BOB The Basics

Discussion in 'The Club House' started by cpttango30, Jan 20, 2010.

  1. cpttango30

    cpttango30 New Member

    OK I am in need of building a Bug Out Bag (BOB) like many. I am unsure of the basics that need to go into one. So Dillinger, and other uber cool BOB gods List what is the basics that HAVE to be in every bag.

    1. Bag
    2. Knife
    3. Meds/First Aid Kit.
    4. Fire starting equipment
    5. Go from there.......
  2. Dillinger

    Dillinger New Member

    Man, we have a ton of BOB threads going all of a sudden.

    I think everyone should have the basics, medically ( prescriptions, bandages, compresses, etc. ). That is number one in my book.

    Number two is a way to get and purify water, because you will need it. Let's face it, there is a ton of water out there, but if you can't drink it, what good does it do you?

    A compass, preferably with a straight edge and ruler and a signal mirror if you can afford it. At least a compass and know how to use it.

    A way to start a fire. You don't NEED a $30 or $50 instant fire kit. Some good quality wood stick matches that are stored in a ziploc bag can work if you take your time and are careful.

    Cotton balls covered in vaseline or other semi solid flammable solutions are cheap and easy to procure. With this method, make sure and plan on changing them out about once every 6 to 9 months because of the chemical breakdown that can occur, leaving you with a pile of jelly. :eek:

    A good knife is a must. As are some dry socks/underwear ( because if your feet are wet & cold, you are just going to be that much more miserable ).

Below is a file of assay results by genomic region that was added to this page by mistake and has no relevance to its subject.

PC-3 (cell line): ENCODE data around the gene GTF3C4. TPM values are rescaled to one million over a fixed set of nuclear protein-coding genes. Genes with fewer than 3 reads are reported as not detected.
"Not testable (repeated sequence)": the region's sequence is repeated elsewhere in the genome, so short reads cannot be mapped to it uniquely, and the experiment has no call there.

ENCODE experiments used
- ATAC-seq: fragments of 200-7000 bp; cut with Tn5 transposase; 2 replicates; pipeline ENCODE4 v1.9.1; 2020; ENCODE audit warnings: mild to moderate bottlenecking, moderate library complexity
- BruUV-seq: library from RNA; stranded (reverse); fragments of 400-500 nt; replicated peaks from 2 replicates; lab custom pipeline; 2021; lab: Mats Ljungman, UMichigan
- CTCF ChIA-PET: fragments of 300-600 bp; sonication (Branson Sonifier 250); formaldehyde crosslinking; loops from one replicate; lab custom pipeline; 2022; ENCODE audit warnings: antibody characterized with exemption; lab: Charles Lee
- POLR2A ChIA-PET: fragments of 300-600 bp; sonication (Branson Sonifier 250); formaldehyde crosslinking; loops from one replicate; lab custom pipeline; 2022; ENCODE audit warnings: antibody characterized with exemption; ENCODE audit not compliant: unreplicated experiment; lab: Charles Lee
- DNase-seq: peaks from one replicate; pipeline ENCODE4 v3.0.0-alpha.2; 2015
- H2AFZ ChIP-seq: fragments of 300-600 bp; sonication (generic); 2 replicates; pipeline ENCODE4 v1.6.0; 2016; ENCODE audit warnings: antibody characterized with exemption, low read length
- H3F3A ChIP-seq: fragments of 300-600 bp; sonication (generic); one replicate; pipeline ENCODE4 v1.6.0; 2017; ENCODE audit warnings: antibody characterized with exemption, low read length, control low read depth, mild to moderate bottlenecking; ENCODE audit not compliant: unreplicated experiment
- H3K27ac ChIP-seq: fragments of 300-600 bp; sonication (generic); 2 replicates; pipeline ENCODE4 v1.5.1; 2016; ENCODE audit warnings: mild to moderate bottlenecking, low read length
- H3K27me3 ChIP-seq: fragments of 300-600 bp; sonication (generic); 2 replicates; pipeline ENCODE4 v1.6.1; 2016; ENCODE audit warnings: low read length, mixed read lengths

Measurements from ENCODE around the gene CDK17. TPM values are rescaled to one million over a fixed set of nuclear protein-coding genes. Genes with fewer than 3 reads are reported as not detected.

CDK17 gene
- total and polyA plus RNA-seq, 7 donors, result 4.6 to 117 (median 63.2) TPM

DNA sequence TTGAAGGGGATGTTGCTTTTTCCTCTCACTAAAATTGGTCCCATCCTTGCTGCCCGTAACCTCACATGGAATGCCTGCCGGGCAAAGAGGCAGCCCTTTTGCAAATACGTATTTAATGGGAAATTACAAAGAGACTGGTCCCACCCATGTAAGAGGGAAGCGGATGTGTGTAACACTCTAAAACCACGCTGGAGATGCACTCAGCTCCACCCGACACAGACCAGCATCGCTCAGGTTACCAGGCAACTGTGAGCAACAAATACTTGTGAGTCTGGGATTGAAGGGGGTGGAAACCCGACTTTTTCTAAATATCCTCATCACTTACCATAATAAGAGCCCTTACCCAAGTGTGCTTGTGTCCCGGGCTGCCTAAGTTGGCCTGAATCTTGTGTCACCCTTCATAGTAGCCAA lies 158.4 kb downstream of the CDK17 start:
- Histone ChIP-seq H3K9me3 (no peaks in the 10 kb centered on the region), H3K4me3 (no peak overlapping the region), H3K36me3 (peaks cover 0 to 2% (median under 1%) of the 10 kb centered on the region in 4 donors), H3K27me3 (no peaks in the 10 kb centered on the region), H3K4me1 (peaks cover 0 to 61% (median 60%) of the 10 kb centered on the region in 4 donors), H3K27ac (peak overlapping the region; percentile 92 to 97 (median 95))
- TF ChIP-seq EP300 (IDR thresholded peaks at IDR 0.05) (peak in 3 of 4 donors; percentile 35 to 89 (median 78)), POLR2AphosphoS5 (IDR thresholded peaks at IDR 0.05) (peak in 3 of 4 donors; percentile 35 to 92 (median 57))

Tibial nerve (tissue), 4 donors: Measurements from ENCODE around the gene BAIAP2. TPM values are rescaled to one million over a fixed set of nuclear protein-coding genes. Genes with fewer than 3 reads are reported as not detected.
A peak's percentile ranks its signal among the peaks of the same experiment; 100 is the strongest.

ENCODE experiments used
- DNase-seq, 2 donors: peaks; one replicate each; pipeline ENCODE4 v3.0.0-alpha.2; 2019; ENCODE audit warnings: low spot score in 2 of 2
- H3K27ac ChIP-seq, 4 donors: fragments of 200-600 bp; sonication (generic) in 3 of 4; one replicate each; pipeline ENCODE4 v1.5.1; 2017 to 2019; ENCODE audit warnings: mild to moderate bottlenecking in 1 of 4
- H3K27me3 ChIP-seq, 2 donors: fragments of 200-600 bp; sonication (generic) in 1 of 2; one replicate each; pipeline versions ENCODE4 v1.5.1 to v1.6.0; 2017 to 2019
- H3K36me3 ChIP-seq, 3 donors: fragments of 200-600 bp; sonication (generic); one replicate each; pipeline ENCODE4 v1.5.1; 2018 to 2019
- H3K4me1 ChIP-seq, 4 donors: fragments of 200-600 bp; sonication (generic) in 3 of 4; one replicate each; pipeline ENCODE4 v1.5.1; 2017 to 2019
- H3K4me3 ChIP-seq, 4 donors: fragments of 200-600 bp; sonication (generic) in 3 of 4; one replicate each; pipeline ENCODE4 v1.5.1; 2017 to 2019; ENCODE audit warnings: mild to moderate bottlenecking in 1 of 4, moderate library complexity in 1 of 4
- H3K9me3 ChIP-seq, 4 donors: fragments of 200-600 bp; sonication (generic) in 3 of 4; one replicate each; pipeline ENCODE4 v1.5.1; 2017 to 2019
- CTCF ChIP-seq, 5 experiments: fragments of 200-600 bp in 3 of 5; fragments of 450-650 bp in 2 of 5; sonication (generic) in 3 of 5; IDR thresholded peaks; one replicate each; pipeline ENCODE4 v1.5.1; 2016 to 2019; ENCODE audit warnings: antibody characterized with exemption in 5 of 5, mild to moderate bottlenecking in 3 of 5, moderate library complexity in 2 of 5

I think everyone needs a foldable poncho or small tarp, along with some paracord or mule tape. Something like that to build a bit of a lean to if the need arises.

    A lot of stuff for BOB can be had cheap if you keep your eyes open. For instance, ketchup and mustard packets, salt & pepper packets. Seem like little things, and they are, but they can be REALLY nice to have when you are eating food you wouldn't rather.

    15' or 20' of coiled fishing line and a couple of small hooks weigh close to nothing, but they can be VERY useful.

    A good hat to keep the rain and sun off your neck.

    Probably about a dozen more cheap things that will come to me while I am making dinner.

    See yah for now Tango....

  3. bkt

    bkt New Member

    Why? What do you want it to be able to do for you?

    I'm not trying to be a jerk. But the idea of having everything you need in a backpack isn't realistic until you define what "everything you need" is.

    Assuming you're looking for a pack that can help you if you're away from home and you want to get to a known place of safety, you will want some water or a means to purify water, a means to make fire, a shelter (like a tarp, some rope, a knife), maybe some spare clothes or clothes appropriate to the season, maps, a compass, some cash, and a couple granola bars or something else to eat.

    This should go a long way to getting you to your desired destination.

    But as you think about it, you wonder...what if it takes longer than a day? What if I need a medical kit or trauma kit? What if there are others with me? What if there are zombies all around and I have to be armed? In an instant, you can fill a duffel bag a couple times over.

    Figure out what you think you want a BoB to do for you. Build your BoB based on that. Keep your BoB with you or it won't help you when you need it.
  4. dunerunner

    dunerunner New Member

    Basics Tango?